Celtic Language Celtic Culture a Festschrift for Eric P Hamp

  • warning: Invalid argument supplied for foreach() in /var/www/html/themes/litejazz/node-book.tpl.php on line 53.
  • warning: Invalid argument supplied for foreach() in /var/www/html/themes/litejazz/node-book.tpl.php on line 59.
cuardai's picture

Author: Edited by A.T.E. Matonis and Danial F. Melia

Publisher: Ford & Bailie Publishers

ISBN Number: 9780926689015

Publication Date: May 1990

Reviewed by: cuardai


“Celtic” applies to a group of related languages in the Indo-European language group and the cultures that developed in the communities that speak these languages. Many people in the scholastic communities consider that Celtic identity is not based on genetics or “blood” but on being part of this linguistic and cultural grouping.In the preface of the book the editors tell us that the book was compiled in honor of the achievements of Eric P. Hamp, and that the book can be considered to be a labor of love.  The book is a collection of essays written by Eric P. Hamp’s students, and people who were affected by his achievements.  The book is divided into five parts; the first is concerned with the Continental Celts and the Indo-Europeans, the second with the Irish, the third with the Scottish Gaelic, the fourth with the Welsh and the fifth part with the Bretons.The bibliography of Eric Hamp is added after the final section (Breton), it shows the extensive amount of wok that Eric Hamp has done in the field of Celtic culture.  It certainly is a fitting tribute!As can be seen from the simple summaries provided above the two parts that had the most essays were the Irish and the Welsh.  This is probably because (and I could be wrong) of the fact that with these two the language is still spoken somewhat widely and there are much in the way of literary material to deal with.  Ireland and Wales have a tradition of vernacular material that is very impressive compared to any other Celtic nation.The book is interesting in that it shows you that you can not really separate linguistics from mythology and poetry, which naturally leads to not being able to separate language from culture.  I would also venture out and say that to understand people you need to know their archeology, history, and culture.  Having said that I should also warn people that the book takes the language part of the title literally, if you are not interested in linguistics then many of the essays in this book if not all of them will be boring to you.  On the other hand you will also miss out on the mythological aspect of the essays, which the authors use the meaning of a word or name to explain. For a more indepth look at the book please check out my website: http://celticscholar.wordpress.com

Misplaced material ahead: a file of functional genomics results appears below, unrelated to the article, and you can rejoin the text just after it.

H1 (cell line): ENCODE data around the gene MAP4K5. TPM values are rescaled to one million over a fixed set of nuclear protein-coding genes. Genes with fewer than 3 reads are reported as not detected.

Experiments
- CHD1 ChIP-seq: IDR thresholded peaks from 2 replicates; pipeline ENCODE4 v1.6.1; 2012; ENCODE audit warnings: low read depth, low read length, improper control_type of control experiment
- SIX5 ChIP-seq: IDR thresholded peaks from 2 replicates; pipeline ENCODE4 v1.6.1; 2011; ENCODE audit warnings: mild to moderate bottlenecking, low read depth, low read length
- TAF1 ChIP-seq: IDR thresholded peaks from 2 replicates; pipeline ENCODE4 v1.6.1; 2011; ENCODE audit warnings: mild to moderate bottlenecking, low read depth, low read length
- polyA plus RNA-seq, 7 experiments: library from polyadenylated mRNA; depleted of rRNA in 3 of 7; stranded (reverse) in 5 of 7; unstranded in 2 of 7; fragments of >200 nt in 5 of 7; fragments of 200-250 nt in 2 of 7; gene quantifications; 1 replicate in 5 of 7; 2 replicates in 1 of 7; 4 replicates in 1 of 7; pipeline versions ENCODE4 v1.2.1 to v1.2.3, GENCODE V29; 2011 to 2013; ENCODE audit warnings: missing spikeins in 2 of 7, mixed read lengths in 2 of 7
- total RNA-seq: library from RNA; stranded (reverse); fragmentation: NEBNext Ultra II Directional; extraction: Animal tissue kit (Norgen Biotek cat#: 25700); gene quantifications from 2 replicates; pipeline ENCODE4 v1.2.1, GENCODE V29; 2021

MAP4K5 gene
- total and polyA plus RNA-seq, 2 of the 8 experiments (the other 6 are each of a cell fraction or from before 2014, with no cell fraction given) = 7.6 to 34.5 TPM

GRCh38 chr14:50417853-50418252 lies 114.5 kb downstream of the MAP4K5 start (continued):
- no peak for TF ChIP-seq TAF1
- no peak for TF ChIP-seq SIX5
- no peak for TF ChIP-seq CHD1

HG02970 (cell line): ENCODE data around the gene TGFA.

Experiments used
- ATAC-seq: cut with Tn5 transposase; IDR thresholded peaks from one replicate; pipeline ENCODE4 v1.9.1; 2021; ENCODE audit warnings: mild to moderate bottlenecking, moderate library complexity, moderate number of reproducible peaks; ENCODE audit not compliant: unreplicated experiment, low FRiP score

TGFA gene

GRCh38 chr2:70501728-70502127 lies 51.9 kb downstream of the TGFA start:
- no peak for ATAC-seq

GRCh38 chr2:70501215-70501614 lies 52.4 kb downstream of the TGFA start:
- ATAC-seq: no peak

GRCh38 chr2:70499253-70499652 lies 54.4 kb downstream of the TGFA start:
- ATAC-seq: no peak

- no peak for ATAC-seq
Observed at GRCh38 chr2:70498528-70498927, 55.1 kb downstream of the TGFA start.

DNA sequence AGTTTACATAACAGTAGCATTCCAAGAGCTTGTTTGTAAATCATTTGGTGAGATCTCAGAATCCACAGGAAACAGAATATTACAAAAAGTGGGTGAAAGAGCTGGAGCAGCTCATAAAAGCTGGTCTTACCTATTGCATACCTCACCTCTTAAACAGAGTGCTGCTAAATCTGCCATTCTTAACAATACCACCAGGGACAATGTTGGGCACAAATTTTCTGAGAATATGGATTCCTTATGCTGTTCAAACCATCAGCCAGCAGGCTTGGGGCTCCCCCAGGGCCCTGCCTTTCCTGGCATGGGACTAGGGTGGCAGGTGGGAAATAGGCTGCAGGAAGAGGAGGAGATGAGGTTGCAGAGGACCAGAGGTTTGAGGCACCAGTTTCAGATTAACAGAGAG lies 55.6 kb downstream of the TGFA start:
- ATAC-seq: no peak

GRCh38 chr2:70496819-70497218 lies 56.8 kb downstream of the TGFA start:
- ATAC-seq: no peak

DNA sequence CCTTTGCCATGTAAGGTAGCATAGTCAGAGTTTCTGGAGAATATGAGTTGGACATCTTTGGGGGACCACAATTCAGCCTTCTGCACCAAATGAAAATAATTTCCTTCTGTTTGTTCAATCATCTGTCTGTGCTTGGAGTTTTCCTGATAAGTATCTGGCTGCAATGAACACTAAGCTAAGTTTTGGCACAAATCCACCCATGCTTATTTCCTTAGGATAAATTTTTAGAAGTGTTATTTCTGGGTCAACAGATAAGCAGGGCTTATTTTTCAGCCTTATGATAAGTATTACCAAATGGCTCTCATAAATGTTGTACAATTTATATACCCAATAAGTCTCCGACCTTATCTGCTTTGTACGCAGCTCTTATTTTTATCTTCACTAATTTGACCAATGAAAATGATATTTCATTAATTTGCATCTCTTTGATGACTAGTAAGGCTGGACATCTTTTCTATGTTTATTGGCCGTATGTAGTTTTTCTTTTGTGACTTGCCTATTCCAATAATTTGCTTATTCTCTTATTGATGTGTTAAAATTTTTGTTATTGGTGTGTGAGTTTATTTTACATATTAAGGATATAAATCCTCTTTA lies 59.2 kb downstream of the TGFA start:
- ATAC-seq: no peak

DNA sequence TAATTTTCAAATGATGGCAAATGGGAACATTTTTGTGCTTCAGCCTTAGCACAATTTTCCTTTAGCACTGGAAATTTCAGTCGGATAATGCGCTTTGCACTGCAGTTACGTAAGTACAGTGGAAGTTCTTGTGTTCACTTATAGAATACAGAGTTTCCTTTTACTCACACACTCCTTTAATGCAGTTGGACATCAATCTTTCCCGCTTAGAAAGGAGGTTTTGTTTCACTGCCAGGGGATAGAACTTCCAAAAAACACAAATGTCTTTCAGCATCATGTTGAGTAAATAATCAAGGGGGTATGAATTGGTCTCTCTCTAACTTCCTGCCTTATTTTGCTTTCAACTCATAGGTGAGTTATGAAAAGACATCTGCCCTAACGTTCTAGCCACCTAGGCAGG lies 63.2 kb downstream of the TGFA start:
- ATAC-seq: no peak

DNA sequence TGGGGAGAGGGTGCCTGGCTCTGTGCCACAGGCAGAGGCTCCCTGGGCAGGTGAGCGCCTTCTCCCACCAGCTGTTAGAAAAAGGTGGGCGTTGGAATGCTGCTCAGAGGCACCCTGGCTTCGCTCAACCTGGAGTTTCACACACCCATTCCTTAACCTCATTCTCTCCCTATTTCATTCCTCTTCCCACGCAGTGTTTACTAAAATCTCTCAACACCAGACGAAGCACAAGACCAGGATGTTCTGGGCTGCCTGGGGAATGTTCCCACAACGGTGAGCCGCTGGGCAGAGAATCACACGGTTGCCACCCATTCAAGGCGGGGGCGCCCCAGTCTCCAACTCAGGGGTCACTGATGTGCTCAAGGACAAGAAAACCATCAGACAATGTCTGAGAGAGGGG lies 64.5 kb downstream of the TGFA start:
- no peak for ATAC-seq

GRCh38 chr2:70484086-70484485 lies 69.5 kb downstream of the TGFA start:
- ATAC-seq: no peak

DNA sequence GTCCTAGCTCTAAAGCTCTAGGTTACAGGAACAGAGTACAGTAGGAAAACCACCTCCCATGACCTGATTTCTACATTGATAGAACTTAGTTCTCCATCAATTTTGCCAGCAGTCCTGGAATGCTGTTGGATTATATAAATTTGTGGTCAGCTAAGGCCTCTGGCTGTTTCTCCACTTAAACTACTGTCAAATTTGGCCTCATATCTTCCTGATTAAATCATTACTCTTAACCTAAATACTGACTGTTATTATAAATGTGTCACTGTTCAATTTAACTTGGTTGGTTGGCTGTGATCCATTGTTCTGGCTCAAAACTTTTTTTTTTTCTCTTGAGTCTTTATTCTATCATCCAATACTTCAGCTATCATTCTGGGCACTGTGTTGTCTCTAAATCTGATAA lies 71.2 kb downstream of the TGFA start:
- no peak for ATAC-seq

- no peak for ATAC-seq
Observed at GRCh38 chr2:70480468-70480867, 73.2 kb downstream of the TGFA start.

Filed under: